• 14.
    Kirchner, Nina
    et al.
    Stockholm University, Faculty of Science, Department of Physical Geography.
    Ahlkrona, Josefin
    Gowan, Evan J.
    Stockholm University, Faculty of Science, Department of Physical Geography.
    Lötstedt, P.
    Lea, James M.
    Stockholm University, Faculty of Science, Department of Physical Geography.
    Noormets, R.
    von Sydow, L.
    Dowdeswell, J. A.
    Benham, T.
    Shallow ice approximation, second order shallow ice approximation, and full Stokes models: A discussion of their roles in palaeo-ice sheet modelling and development2016In: Quaternary Science Reviews, ISSN 0277-3791, E-ISSN 1873-457X, Vol. 147, 136-147 p.Article in journal (Refereed)
    Abstract [en]

    Full Stokes ice sheet models provide the most accurate description of ice sheet flow, and can therefore be used to reduce existing uncertainties in predicting the contribution of ice sheets to future sea level rise on centennial time-scales. The level of accuracy at which millennial time-scale palaeo-ice sheet simulations resolve ice sheet flow lags the standards set by Full Stokes models, especially, when Shallow Ice Approximation (SIA) models are used. Most models used in paleo-ice sheet modeling were developed at a time when computer power was very limited, and rely on several assumptions. At the time there was no means of verifying the assumptions by other than mathematical arguments. However, with the computer power and refined Full Stokes models available today, it is possible to test these assumptions numerically. In this paper, we review (Ahlkrona et al., 2013a) where such tests were performed and inaccuracies in commonly used arguments were found. We also summarize (Ahlkrona et al., 2013b) where the implications of the inaccurate assumptions are analyzed for two paleo-models - the SIA and the SOSIA. We review these works without resorting to mathematical detail, in order to make them accessible to a wider audience with a general interest in palaeo-ice sheet modelling. Specifically, we discuss two implications of relevance for palaeo-ice sheet modelling. First, classical SIA models are less accurate than assumed in their original derivation. Secondly, and contrary to previous recommendations, the SOSIA model is ruled out as a practicable tool for palaeo-ice sheet simulations. We conclude with an outlook concerning the new Ice Sheet Coupled Approximation Level (ISCAL) method presented in Ahlkrona et al. (2016), that has the potential to match the accuracy standards of full Stokes model on palaeo-timescales of tens of thousands of years, and to become an alternative to hybrid models currently used in palaeo-ice sheet modelling. The method is applied to an ice sheet covering Svalbard.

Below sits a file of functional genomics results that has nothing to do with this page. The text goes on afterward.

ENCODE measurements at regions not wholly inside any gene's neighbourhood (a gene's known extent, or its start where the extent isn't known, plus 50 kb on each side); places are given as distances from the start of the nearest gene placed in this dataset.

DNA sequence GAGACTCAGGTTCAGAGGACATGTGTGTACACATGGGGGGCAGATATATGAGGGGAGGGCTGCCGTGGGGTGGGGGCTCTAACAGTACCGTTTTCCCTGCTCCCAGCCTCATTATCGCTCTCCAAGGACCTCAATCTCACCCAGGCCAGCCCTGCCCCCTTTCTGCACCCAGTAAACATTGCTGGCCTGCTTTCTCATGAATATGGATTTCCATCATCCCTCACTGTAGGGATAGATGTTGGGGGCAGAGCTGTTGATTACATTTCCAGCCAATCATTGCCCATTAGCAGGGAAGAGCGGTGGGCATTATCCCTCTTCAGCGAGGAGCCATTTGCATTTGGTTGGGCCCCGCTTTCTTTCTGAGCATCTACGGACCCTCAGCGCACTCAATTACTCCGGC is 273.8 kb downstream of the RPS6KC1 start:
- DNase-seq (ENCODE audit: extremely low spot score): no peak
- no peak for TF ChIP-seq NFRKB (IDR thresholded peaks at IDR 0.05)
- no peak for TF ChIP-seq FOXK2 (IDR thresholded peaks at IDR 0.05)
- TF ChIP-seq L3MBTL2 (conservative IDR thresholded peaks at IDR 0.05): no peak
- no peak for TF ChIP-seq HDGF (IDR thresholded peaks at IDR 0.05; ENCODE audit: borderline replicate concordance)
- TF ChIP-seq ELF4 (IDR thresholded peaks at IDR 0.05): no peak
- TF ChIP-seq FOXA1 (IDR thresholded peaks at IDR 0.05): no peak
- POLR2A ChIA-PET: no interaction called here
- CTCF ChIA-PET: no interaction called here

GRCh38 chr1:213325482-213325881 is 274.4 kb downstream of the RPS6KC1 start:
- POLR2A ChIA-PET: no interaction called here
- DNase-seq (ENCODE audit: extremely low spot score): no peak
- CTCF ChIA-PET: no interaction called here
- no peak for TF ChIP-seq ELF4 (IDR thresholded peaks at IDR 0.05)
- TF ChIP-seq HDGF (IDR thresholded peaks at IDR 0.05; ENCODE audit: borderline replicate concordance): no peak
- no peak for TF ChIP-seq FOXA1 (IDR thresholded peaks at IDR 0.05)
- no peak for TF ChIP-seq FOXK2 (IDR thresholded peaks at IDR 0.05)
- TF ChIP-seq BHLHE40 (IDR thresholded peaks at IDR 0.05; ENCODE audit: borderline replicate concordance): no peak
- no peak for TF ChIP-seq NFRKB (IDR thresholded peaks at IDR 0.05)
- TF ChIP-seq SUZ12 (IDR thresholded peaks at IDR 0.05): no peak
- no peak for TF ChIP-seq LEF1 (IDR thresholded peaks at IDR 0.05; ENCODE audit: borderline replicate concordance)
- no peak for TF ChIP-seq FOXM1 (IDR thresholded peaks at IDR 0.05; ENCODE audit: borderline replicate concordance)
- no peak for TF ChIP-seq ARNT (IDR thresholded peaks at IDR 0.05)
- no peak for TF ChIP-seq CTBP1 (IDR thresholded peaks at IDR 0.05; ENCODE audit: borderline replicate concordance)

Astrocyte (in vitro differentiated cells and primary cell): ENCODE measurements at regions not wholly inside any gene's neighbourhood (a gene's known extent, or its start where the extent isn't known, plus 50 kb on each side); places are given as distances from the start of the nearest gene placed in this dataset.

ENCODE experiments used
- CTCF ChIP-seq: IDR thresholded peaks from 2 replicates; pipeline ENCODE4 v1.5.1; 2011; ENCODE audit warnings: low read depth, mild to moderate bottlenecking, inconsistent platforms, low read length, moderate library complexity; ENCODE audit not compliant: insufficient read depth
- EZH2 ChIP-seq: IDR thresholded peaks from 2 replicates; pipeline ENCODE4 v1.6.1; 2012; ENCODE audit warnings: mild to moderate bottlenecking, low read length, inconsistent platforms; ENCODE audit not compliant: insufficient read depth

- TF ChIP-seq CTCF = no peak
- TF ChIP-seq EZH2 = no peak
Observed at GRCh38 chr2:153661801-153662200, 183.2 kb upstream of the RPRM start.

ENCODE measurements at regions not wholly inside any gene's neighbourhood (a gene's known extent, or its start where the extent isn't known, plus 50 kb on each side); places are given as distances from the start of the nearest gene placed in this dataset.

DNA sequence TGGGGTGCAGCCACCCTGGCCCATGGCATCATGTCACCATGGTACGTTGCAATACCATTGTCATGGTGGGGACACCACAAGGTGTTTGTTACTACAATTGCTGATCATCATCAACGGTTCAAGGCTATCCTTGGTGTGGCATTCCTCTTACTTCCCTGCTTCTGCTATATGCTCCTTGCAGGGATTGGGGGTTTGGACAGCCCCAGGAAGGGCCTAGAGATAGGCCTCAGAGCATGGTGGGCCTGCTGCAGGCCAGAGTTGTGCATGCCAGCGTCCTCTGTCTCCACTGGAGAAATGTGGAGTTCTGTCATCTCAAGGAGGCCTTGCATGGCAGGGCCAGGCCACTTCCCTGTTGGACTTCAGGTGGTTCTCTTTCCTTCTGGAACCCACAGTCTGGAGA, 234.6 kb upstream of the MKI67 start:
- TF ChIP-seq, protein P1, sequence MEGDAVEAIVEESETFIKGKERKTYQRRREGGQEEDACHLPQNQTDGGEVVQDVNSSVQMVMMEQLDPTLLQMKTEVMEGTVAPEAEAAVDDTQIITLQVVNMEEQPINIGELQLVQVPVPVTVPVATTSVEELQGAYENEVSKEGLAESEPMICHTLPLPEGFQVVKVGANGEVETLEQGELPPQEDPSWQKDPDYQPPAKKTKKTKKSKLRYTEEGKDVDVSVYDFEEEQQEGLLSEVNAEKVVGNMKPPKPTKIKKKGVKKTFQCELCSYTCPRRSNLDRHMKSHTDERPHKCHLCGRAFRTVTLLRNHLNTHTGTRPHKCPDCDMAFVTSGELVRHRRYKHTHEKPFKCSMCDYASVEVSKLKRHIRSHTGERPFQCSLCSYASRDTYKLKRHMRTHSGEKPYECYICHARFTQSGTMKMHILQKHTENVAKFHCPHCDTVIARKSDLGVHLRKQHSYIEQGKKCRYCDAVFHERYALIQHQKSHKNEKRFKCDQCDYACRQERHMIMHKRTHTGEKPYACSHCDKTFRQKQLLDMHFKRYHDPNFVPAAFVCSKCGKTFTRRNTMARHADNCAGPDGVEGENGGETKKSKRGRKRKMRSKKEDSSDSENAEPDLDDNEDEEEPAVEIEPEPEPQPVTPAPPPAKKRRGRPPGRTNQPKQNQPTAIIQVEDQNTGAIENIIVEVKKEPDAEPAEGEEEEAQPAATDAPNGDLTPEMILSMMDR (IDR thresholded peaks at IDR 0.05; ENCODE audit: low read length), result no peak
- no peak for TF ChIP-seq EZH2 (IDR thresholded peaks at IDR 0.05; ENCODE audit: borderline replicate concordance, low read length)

• 15.
    Kirchner, Nina
    et al.
    Stockholm University, Faculty of Science, Department of Physical Geography and Quaternary Geology.
    Faria, Sergio
    The multiscale structure of Antarctica. Part II: Ice Shelves.2009In: Low Temperature Science, ISSN 1880-7593, Vol. 68Article in journal (Refereed)
  • 16.
    Kirchner, Nina
    et al.
    Stockholm University, Faculty of Science, Department of Physical Geography and Quaternary Geology.
    Furrer, R.
    Jakobsson, Martin
    Stockholm University, Faculty of Science, Department of Geological Sciences.
    Zwally, H. J.
    Robbins, J. W.
    Statistical modeling of a former Arctic Ocean ice shelf complex using Antarctic analogies2013In: Journal of Geophysical Research: Earth Surface, ISSN 2169-9003, Vol. 118, no 2, 1105-1117 p.Article in journal (Refereed)
    Abstract [en]